A mammalian lost world in Southwest Europe during the Late Pliocene. / Arribas, Alfonso; Garrido, Guiomar; Viseras, César; Soria, Jesús M.; Pla Pueyo, Sila; G. Solano, José A. ; Garcés, Miguel; Beamud, Elisabet; Carrión, José.

In: PLoS ONE, Vol. 4, No. 9, E7127, 2009, p. 1-10.

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  • Alfonso Arribas
  • Guiomar Garrido
  • César Viseras
  • Jesús M. Soria
  • Sila Pla Pueyo
  • José A. G. Solano
  • Miguel Garcés
  • Elisabet Beamud
  • José Carrión


Background: Over the last decades, there has been an increasing interest on the chronology, distribution and mammal
taxonomy (including hominins) related with the faunal turnovers that took place around the Pliocene-Pleistocene transition
[ca. 1.8 mega-annum (Ma)] in Europe. However, these turnovers are not fully understood due to: the precarious nature of
the period’s fossil record; the ‘‘non-coexistence’’ in this record of many of the species involved; and the enormous
geographical area encompassed. This palaeontological information gap can now be in part bridged with data from the
Fonelas P-1 site (Granada, Spain), whose faunal composition and late Upper Pliocene date shed light on some of the
problems concerning the timing and geography of the dispersals.
Methodology/Principal Findings: This rich fossil site yielded 32 species of mammals, among which autochthonous species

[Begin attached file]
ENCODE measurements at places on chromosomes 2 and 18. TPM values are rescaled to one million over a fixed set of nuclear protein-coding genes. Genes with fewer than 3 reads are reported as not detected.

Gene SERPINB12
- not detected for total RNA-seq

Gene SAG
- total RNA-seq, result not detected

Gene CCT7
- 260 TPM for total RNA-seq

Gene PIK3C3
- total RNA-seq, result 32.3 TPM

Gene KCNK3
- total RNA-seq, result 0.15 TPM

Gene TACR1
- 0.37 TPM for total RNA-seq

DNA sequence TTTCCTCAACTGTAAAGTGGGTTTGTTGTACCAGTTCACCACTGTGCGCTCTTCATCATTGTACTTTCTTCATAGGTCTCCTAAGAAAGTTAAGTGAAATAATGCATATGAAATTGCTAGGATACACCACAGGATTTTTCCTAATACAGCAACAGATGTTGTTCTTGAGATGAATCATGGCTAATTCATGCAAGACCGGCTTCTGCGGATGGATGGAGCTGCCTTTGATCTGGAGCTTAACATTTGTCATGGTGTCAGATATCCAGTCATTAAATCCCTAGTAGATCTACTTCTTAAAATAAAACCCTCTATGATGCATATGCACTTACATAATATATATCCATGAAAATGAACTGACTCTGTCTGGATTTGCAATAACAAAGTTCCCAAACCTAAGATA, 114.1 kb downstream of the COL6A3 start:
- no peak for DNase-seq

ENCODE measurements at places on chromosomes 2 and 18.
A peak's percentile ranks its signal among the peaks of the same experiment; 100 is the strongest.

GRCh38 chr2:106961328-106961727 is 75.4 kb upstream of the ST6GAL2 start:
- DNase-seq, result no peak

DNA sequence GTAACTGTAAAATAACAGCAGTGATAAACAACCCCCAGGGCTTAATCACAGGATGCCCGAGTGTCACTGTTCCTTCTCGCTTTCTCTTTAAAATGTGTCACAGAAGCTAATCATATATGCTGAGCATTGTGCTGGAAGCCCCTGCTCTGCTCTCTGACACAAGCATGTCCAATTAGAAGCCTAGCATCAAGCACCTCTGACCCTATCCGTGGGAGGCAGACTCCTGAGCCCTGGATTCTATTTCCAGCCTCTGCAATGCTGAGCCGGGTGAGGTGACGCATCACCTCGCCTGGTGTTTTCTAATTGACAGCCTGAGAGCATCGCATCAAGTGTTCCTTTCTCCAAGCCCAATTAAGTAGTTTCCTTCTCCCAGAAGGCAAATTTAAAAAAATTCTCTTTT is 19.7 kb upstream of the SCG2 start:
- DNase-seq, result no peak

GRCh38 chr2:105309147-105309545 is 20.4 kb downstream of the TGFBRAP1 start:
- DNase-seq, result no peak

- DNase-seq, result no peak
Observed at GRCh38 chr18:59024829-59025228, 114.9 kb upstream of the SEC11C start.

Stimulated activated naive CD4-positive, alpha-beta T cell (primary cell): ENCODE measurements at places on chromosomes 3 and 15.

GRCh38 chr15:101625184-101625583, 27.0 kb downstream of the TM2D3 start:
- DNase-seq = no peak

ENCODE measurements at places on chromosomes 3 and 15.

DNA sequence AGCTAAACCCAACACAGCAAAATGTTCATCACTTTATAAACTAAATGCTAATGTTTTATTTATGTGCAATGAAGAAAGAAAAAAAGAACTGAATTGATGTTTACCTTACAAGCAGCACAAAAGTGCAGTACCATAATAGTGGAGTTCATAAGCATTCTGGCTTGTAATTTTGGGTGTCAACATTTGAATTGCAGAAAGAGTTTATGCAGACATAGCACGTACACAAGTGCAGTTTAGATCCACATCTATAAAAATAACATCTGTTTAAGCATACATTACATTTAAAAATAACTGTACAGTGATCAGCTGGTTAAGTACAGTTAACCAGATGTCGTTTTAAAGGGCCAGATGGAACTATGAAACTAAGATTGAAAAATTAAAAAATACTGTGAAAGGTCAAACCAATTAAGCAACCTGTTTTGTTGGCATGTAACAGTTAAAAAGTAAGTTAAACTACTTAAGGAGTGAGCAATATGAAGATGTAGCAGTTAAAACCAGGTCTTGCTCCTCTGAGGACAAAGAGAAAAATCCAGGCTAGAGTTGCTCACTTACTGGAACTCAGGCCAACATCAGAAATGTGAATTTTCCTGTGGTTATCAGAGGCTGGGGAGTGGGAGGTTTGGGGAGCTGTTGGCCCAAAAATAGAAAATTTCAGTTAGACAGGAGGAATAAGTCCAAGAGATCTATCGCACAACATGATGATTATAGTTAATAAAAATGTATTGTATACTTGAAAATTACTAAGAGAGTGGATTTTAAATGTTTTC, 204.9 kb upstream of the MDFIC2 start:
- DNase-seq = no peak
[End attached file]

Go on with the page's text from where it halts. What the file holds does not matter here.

of the European Upper Villafranchian coexist with canids (Canis), ovibovines (Praeovibos) and giraffids (Mitilanotherium)
from Asia. Typical African species, such as the brown hyena (Hyaena brunnea) and the bush pig (Potamochoerus) are also
Conclusions/Significance: This assemblage is taxonomically and palaeobiogeographically unique, and suggests that fewer
dispersal events than was previously thought (possibly only one close to 2.0 Ma) are responsible for the changes seen
around 1.9–1.7 Ma ago in the fauna of the two continents.
Original languageEnglish
Pages (from-to)1-10
Number of pages10
JournalPLoS ONE
Issue number9, E7127
Publication statusPublished - 2009
This open access research output is licenced under a Creative Commons Attribution-NonCommercial-NoDerivs 3.0 Unported License.

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